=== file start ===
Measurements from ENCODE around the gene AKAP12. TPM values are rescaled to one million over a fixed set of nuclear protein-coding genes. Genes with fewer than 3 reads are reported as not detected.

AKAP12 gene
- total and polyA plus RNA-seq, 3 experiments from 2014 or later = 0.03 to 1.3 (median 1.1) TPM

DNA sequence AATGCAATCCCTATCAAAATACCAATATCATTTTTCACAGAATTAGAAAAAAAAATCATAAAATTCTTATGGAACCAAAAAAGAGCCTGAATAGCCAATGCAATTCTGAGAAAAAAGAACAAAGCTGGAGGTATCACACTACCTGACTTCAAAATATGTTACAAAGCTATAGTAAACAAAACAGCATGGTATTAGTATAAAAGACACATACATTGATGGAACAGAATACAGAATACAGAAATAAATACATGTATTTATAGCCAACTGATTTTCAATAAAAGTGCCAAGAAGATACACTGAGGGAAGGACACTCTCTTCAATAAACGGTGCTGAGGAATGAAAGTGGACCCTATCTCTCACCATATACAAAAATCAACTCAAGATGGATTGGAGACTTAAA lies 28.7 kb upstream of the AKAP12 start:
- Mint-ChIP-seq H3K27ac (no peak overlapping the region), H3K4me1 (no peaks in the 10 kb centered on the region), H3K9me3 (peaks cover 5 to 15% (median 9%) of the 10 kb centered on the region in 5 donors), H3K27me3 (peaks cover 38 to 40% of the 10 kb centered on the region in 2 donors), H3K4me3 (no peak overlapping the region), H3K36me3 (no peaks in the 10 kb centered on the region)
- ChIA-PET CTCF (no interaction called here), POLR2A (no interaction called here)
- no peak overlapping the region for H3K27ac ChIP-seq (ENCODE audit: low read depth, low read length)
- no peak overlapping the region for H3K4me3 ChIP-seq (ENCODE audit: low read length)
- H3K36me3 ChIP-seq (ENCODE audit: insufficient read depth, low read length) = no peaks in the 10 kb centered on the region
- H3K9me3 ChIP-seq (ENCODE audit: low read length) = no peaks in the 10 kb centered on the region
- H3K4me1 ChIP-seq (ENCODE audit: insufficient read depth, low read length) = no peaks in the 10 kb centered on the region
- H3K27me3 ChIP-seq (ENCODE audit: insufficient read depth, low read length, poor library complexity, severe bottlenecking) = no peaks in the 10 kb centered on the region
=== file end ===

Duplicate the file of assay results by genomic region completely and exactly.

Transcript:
Measurements from ENCODE around the gene AKAP12. TPM values are rescaled to one million over a fixed set of nuclear protein-coding genes. Genes with fewer than 3 reads are reported as not detected.

AKAP12 gene
- total and polyA plus RNA-seq, 3 experiments from 2014 or later = 0.03 to 1.3 (median 1.1) TPM

DNA sequence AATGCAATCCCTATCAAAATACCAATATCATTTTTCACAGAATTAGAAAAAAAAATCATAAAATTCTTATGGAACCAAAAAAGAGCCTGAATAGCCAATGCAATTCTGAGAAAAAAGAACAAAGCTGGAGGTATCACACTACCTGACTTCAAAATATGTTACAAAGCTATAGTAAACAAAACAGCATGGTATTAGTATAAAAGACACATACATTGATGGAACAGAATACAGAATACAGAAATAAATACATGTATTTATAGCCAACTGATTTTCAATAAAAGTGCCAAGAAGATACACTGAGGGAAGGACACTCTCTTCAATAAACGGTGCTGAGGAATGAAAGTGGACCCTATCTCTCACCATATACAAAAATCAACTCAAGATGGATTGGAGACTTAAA lies 28.7 kb upstream of the AKAP12 start:
- Mint-ChIP-seq H3K27ac (no peak overlapping the region), H3K4me1 (no peaks in the 10 kb centered on the region), H3K9me3 (peaks cover 5 to 15% (median 9%) of the 10 kb centered on the region in 5 donors), H3K27me3 (peaks cover 38 to 40% of the 10 kb centered on the region in 2 donors), H3K4me3 (no peak overlapping the region), H3K36me3 (no peaks in the 10 kb centered on the region)
- ChIA-PET CTCF (no interaction called here), POLR2A (no interaction called here)
- no peak overlapping the region for H3K27ac ChIP-seq (ENCODE audit: low read depth, low read length)
- no peak overlapping the region for H3K4me3 ChIP-seq (ENCODE audit: low read length)
- H3K36me3 ChIP-seq (ENCODE audit: insufficient read depth, low read length) = no peaks in the 10 kb centered on the region
- H3K9me3 ChIP-seq (ENCODE audit: low read length) = no peaks in the 10 kb centered on the region
- H3K4me1 ChIP-seq (ENCODE audit: insufficient read depth, low read length) = no peaks in the 10 kb centered on the region
- H3K27me3 ChIP-seq (ENCODE audit: insufficient read depth, low read length, poor library complexity, severe bottlenecking) = no peaks in the 10 kb centered on the region